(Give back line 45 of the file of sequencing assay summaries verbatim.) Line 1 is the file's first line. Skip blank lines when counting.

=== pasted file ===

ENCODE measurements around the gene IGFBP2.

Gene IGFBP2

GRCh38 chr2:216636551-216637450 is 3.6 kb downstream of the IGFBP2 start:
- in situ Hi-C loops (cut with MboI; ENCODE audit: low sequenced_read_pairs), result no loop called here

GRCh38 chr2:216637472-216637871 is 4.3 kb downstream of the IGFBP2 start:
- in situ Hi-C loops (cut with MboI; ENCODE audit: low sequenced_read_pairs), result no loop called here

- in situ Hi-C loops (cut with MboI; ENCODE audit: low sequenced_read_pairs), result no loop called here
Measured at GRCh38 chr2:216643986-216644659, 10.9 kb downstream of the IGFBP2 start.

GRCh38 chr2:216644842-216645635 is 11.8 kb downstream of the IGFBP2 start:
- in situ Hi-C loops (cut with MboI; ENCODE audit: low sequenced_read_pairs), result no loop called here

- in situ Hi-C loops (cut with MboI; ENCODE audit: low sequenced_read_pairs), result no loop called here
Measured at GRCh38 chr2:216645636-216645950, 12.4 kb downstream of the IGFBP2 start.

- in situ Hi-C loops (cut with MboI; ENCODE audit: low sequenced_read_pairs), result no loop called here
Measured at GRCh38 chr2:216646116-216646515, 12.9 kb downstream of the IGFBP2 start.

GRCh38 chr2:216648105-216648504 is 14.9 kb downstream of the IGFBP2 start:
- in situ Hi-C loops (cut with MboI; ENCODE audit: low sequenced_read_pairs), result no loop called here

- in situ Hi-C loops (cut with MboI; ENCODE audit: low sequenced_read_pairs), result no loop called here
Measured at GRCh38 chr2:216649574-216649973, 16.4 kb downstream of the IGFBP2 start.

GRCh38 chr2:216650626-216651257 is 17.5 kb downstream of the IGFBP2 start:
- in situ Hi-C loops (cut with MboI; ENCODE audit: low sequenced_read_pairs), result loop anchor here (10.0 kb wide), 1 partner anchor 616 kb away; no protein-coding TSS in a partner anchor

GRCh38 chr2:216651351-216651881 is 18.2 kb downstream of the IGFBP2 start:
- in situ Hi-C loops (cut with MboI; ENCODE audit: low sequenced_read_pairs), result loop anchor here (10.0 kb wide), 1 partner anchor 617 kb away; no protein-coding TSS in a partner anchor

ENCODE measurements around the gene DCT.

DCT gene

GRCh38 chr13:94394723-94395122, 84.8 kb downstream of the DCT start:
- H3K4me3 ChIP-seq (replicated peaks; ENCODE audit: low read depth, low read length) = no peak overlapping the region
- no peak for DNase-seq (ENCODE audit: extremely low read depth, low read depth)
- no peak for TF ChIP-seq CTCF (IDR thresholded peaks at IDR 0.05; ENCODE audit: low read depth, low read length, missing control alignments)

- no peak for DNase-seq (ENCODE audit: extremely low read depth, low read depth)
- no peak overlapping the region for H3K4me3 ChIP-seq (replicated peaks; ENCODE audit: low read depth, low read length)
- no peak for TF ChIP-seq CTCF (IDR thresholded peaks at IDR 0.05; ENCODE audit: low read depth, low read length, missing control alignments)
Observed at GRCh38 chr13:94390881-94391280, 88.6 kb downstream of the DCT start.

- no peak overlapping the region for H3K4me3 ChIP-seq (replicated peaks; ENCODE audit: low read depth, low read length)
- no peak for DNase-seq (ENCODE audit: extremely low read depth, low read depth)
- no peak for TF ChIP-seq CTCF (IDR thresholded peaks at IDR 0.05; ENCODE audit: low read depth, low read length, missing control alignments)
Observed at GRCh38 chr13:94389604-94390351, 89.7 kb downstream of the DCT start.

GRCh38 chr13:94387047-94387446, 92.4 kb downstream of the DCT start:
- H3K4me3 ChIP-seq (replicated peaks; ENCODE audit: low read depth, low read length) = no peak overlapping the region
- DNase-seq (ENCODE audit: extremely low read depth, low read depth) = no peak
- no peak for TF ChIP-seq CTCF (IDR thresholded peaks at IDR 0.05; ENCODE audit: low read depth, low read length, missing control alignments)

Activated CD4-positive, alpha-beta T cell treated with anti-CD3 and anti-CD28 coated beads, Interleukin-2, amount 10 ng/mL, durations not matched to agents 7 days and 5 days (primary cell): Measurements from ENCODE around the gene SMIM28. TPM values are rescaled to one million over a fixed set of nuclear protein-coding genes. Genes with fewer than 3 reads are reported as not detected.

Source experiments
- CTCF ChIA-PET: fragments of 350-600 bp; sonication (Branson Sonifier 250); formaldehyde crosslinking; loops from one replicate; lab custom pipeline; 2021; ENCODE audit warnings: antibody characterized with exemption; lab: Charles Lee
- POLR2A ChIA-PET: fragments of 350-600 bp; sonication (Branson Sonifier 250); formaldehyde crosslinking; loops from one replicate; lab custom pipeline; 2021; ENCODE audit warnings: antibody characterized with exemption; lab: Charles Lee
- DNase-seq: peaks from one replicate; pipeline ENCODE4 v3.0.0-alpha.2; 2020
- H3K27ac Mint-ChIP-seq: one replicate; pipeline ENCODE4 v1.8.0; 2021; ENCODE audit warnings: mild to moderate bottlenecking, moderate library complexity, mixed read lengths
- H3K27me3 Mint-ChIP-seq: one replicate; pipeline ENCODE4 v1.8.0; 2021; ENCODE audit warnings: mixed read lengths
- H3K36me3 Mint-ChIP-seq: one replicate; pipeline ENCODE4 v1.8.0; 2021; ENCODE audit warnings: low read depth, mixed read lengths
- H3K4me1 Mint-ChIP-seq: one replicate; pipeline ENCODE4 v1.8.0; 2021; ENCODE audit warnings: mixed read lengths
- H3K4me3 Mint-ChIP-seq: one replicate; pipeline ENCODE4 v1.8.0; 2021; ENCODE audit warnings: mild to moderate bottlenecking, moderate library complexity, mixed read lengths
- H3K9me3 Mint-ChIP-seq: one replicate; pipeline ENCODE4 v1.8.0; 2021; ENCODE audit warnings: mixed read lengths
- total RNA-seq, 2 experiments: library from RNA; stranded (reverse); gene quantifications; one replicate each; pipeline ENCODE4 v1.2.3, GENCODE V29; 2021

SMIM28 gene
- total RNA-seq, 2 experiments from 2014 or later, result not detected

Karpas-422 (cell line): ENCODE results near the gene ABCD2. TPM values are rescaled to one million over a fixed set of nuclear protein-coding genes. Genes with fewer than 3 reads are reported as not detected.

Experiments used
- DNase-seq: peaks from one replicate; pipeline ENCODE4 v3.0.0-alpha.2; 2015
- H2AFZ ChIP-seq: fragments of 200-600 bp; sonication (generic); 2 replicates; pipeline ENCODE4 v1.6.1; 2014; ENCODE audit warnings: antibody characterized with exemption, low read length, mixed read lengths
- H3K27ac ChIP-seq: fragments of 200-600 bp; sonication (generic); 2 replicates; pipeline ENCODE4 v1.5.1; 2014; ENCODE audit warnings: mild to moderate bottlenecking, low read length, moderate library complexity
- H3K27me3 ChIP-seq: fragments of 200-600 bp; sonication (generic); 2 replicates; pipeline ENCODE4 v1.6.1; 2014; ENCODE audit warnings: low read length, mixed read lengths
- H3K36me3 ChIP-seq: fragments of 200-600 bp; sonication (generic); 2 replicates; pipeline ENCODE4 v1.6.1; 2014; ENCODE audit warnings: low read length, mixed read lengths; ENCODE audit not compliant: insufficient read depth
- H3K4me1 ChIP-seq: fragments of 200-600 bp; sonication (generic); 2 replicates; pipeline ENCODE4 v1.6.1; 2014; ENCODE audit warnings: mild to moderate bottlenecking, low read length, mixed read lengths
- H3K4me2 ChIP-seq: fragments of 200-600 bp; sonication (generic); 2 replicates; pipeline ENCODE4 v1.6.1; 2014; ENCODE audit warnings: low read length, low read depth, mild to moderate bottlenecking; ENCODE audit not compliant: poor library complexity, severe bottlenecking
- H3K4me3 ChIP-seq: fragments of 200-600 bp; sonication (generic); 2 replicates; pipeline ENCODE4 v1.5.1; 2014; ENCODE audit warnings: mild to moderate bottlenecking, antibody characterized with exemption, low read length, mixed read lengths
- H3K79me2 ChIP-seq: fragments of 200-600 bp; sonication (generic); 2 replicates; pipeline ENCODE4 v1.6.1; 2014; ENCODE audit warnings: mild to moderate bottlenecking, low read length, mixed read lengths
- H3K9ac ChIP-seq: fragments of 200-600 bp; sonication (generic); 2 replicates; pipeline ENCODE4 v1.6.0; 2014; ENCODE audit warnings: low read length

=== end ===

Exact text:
- DNase-seq: peaks from one replicate; pipeline ENCODE4 v3.0.0-alpha.2; 2020